Lulu: The Tiger Lillies at Contact Theatre, Manchester

By Guy Woolnough

Lulu, based on the verses of Wedekind, performed by the Tiger Lillies[1], is a dark, compelling and shocking show. It shocks in the most affecting way, not with overt displays of violence or sex, but with powerful words and an intense narrative. I found the performance stunning and fascinating: it is good.

The Tiger Lillies

Lulu, the eponymous heroine danced by Laura Caldow, is the beauty from the slums who is abused and exploited by men. From her childhood in Germany we are in no doubt that this is a dance of death, stepping casually over the men whose lives are forfeit in Lulu’s rise, then spiralling downwards until she meets her final lover/abuser in Whitechapel, London, in 1888.

Lulu (Laura Caldow) and her father (Martyn Jacques).

The performance is essentially a monologue, delivered by her ostensible father, played by Martyn Jacques, who deploys an effective falsetto and a contrasting growl. The contrast presents the fascination with evil which drives this show, the superficial ‘fun’ which thinly veneers the profound horror of abuse. Although the father is not presented as an incestuous abuser, he is, as he pimps his daughter, the most culpable man in the story. Lulu is mute through the performance, as is appropriate for a woman whose entire existence is predicated upon the whims of men. She dances through the show to present an object of unreal fascination, a doll but also a continual reminder of the physicality of the human body that is being traded.  Despite the explicit vocabulary, Lulu dances demurely, with eroticism shown only in the final, awful encounter. The music maintains an air of pregnant menace, never sounding joyful or enthusiastic. The tempo remains even and the use of unusual instruments such as the theremin prolongs a mood of suspense, dislocation and subliminal dread. There is little hedonism in the performance. Sexual joy or pleasure has been totally eliminated.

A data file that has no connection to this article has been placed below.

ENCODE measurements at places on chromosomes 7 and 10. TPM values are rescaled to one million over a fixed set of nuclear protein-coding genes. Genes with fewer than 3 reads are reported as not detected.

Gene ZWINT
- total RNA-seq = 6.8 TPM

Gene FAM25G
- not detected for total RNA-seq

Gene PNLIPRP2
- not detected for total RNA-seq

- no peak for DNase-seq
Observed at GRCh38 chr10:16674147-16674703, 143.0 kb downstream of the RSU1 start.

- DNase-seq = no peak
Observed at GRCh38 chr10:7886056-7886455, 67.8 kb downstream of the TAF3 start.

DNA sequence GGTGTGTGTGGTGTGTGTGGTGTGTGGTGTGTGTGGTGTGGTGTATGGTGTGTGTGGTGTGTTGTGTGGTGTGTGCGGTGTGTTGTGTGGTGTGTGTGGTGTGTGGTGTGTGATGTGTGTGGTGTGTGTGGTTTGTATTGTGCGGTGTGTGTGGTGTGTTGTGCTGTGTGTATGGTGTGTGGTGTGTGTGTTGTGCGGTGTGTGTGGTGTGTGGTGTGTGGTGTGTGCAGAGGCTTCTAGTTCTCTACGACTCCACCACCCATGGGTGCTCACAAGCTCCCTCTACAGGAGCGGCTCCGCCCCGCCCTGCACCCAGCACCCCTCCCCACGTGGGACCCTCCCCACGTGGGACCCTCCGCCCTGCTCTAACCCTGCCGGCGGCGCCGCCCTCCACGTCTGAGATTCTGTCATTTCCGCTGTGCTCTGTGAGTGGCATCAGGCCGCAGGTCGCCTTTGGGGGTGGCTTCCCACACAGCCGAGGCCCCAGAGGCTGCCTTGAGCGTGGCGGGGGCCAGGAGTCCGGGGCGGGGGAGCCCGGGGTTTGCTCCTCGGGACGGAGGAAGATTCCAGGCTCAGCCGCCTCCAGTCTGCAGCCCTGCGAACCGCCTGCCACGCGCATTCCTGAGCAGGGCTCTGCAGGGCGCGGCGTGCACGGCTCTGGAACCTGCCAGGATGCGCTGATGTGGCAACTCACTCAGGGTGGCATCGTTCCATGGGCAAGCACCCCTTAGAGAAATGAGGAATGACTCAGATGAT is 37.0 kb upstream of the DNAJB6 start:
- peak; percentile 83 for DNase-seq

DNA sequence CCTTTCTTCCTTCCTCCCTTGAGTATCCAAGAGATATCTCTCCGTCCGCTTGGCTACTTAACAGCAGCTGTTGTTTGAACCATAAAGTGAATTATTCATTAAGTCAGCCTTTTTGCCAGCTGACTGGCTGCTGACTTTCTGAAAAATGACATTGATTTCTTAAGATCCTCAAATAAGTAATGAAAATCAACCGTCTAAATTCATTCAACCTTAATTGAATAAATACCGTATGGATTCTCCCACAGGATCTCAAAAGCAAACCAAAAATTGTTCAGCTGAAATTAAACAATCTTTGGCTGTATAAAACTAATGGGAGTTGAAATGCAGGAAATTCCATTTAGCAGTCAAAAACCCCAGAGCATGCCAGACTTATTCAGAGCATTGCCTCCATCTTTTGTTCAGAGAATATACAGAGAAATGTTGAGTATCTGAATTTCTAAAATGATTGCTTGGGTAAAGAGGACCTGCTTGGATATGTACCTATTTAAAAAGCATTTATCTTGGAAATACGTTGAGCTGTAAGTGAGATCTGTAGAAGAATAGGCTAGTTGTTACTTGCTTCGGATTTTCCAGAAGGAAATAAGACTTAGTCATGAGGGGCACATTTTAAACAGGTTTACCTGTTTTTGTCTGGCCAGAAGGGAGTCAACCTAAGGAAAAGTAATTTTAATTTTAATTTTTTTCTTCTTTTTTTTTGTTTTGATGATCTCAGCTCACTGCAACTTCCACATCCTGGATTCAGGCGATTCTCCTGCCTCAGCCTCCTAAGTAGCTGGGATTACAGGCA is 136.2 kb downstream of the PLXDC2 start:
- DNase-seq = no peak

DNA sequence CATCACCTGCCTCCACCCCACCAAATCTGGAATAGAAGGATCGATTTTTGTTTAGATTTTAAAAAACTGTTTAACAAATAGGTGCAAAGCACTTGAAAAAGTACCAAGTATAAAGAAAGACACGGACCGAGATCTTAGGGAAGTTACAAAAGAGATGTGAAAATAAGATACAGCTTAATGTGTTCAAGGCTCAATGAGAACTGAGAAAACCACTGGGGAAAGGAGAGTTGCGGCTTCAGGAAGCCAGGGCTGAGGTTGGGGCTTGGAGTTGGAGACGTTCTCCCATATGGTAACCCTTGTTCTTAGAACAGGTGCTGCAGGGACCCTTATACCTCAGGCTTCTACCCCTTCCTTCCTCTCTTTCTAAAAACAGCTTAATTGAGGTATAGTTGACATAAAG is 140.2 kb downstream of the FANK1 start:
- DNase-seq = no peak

Ennui, Walter Sickert, 1911, Tate Britain

I was reminded strongly of the work of Walter Sickert, the artist of low-life Victorian London.[2] This is not simply because Sickert was drawn to the Ripper story; it formed but a small part of his oeuvre. More relevant is Sickert’s fascination with the tawdry and superficial pleasures of the music hall and circus, which he depicted in several bright and chaotic canvases. These contrast strongly with his dark, mundane and sinister interiors, just as Lulu contrasts aethereal dancing with the sordid theme of the plot. Works such as Ennui and Off to the Pub show a casual and threatening dominance of the home by the father, which is just the relationship implied between Lulu and her putative father. Sinister male domination of the home is also depicted in What Shall we do about the Rent?  In this work, the male figure seems to be planning to prostitute his woman to meet the need for ready money. It is interesting that Sickert renamed this The Camden Town Murder.[3] The renaming completely changes the viewer’s perspective on the piece. It is this ambiguity in Sickert’s work that came to me as I watched Lulu. The horror is not shown explicitly but is nonetheless hardly concealed. The spare but disjointed setting of Lulu highlights the sense of unease.

What Shall we do about the Rent? or The Camden Town Murder

Lulu is clearly a Victorian story, ending as it does in that most ‘Victorian’ scenes of horror in Whitechapel, 1888. Nonetheless, this production is firmly located in contemporary discourses on masculinity. The issues addressed are child abuse, sexual trafficking and rape. The most shocking part of the production was, for me, the conclusion in which the father sings My Heart Belongs to Daddy. It is dreadful because the father who sings this song so shortly after his daughter’s evisceration is the one whose guilt is greatest.

 I recommend Lulu. If you wish to see it, it is next performed at Northern Stage, Newcastle-upon-Tyne, February 27th, 28th and March 1st. The production is by Opera North, West Yorkshire Playhouse and Warwick Arts Centre.

[1] Laura Caldow, Martyn Jacques, Adrian Stout, Mike Pickering

[2] Intriguingly, Sickert was born in Munich, the city where Wedekind placed Lulu’s birth. Sickert was producing his low-life pictures at the same time that Wedekind was writing Lulu.

[3] The Camden town murder victim was a prostitute. For a reasoned account of Sickert’s life, see:

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